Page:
ID made on terror suspect

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ISLAMABAD, Pakistan (AP) – The identity of a terror suspect killed in a shootout with security agents was confimed as a senior al-Qaida operative behind militant attacks in Pakistan’s tribal regions and on U.S. troops in eastern Afghanistan, an official said Saturday.

Marwan Hadid al-Suri, 38, died in a gunbattle Thursday after agents acting on a tip stopped him at a roadblock at Khar, a town near the northwestern tribal region of Bajur, near the Afghan border.

“He was in charge of al-Qaida operations against Pakistani forces in North and South Waziristan. He was behind attacks against coalition and Afghan forces in eastern Afghanistan,” Interior Minister Aftab Khan Sherpao told The Associated Press in confirming the identity.

Intelligence officials said earlier that al-Suri was thought to be a close associate of Ayman al-Zawahri, the top deputy to Osama bin Laden.

Al-Suri was the second major terrorism suspect reported killed in Pakistan this month. On April 12, Pakistani forces killed Mohsin Musa Matawalli Atwah, 45, an Egyptian put on the FBI list for alleged involvement in the 1998 bombings of two U.S. embassies in East Africa.

Al-Suri’s identity was confirmed by studying a laptop computer, a diary and documents found in his vehicle after the shootout, which also killed one Pakistani officer and wounded two, a security official said on condition of anonymity because he wasn’t authorized to speak to journalists.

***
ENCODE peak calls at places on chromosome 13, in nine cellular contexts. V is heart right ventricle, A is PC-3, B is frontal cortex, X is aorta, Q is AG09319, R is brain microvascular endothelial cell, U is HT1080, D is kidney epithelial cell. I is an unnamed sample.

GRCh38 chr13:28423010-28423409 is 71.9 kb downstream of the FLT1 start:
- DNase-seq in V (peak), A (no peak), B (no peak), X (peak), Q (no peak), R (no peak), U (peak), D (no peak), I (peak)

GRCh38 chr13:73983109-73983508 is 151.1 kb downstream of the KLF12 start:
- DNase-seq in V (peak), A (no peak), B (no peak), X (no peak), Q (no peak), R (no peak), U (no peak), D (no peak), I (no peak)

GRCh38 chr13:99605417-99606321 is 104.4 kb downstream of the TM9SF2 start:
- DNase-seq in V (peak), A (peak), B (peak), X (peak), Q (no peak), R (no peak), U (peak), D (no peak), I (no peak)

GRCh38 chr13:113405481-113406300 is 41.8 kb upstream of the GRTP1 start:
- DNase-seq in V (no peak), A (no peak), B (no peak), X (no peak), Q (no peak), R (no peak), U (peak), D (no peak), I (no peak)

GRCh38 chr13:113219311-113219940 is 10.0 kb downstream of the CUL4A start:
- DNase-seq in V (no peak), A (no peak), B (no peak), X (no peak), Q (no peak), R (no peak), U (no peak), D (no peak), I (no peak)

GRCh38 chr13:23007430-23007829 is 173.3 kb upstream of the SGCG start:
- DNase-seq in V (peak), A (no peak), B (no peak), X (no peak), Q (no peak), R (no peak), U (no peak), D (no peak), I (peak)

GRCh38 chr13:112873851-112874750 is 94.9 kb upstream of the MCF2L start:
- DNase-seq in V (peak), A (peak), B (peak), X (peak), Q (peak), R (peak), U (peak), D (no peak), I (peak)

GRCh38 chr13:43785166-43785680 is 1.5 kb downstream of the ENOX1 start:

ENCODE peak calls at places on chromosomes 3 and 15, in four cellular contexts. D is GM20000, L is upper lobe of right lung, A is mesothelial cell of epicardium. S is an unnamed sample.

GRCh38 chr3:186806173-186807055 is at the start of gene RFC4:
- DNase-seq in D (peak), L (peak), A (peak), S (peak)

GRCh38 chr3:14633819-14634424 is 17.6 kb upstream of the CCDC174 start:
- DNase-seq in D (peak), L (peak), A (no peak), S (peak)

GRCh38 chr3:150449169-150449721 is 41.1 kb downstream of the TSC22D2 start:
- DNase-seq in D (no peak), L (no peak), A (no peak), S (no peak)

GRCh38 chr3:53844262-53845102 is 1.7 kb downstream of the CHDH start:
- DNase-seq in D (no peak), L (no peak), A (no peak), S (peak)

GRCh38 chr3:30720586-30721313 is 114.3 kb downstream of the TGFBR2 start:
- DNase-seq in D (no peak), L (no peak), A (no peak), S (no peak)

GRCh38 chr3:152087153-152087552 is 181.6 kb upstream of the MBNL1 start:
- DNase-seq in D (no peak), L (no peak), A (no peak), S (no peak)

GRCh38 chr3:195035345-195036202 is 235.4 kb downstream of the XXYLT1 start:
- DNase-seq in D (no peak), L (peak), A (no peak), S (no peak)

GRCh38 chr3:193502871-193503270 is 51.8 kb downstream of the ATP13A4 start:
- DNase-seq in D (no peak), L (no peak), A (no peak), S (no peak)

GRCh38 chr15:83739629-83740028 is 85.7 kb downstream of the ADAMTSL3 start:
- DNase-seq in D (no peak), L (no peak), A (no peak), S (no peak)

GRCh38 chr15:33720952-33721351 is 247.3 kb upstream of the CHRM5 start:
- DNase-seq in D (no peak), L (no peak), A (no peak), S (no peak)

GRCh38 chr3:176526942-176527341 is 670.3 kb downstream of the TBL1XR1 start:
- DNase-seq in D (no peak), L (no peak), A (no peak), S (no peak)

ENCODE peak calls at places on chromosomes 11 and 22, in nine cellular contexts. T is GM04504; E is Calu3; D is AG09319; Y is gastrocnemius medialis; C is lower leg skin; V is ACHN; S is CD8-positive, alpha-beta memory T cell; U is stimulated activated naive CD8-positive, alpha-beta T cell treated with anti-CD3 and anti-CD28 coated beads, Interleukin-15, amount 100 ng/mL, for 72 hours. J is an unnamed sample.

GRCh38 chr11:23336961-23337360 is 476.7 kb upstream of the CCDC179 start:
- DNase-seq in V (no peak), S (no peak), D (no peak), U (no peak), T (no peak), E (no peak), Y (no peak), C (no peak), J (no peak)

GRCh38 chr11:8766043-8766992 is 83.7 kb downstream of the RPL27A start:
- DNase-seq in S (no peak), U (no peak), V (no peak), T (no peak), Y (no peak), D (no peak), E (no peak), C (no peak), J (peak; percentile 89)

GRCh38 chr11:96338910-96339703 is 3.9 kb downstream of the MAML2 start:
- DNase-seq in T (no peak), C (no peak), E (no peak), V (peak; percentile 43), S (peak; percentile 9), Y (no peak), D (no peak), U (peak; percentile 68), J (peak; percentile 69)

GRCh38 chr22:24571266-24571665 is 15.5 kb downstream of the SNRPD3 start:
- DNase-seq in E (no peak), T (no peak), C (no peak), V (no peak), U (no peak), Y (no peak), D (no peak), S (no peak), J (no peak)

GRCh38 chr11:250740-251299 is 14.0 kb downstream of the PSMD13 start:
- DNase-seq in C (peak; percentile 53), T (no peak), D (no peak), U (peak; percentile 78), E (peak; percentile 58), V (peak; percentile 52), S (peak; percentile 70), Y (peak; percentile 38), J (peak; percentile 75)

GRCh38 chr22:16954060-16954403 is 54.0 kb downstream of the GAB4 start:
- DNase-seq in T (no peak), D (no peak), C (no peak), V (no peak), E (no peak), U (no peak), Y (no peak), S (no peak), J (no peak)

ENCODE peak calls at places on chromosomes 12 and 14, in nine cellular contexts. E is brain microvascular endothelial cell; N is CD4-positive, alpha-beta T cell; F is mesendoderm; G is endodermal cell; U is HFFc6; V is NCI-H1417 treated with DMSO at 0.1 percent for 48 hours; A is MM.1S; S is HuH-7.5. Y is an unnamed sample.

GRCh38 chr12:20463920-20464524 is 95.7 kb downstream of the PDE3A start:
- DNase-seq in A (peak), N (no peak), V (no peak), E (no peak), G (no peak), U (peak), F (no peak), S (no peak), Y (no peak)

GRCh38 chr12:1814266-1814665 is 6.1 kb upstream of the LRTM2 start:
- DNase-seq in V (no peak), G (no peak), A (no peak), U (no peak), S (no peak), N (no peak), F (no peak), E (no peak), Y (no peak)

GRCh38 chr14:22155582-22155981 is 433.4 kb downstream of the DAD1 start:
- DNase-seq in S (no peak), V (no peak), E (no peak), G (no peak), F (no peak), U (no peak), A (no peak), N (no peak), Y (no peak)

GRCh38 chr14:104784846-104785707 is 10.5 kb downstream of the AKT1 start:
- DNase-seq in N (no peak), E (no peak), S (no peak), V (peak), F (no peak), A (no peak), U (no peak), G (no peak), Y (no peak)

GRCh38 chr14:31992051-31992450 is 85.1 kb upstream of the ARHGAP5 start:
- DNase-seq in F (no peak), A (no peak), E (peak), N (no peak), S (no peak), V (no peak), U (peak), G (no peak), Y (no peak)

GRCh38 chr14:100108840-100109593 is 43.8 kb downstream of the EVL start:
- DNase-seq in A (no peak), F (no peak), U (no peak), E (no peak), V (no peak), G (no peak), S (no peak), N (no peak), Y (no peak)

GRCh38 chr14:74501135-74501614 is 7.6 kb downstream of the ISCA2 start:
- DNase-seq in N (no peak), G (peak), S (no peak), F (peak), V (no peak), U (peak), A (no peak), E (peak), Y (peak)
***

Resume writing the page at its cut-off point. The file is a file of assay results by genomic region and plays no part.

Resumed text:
In Washington, the FBI and CIA wouldn’t comment Saturday, referring questions to Pakistan’s intelligence agencies.

Al-Suri, who was said to be an explosives expert, distributed money among terrorists and their families, including a relative of Abu Musab al-Zarqawi, the leader of al-Qaida in Iraq, the Pakistani security official said.

It was not clear when and where al-Suri operated the network. According to information found in the diary, al-Suri distributed amounts of up to $2,500 at a time, the official said.

The computer also contained information on how to use explosives, but investigators found no indication of the whereabouts of bin Laden, al-Zawahri or al-Zarqawi, the official said.

Sherpao said al-Suri had been wanted by the United States, though his name does not appear on the FBI’s list of most-wanted terrorists. U.S. Embassy officials in Islamabad could not be reached for comment Saturday.

Bajur, the region where al-Suri was killed, lies opposite Afghanistan’s eastern Kunar province, a stronghold of Taliban an al-Qaida militants where some 2,500 U.S. and Afghan soldiers are pursuing a major operation to flush out militants. Pakistan’s army says it has sent troops to block its side of the border to prevent militants retreating onto its soil.

The Pakistani province also was the scene of a U.S. missile strike in January that reportedly targeted al-Zawahri. Pakistani intelligence officials have said al-Zawahri was not at the site of the attack on Damadola, but at least four al-Qaida militants were believed killed, along with 13 villagers.

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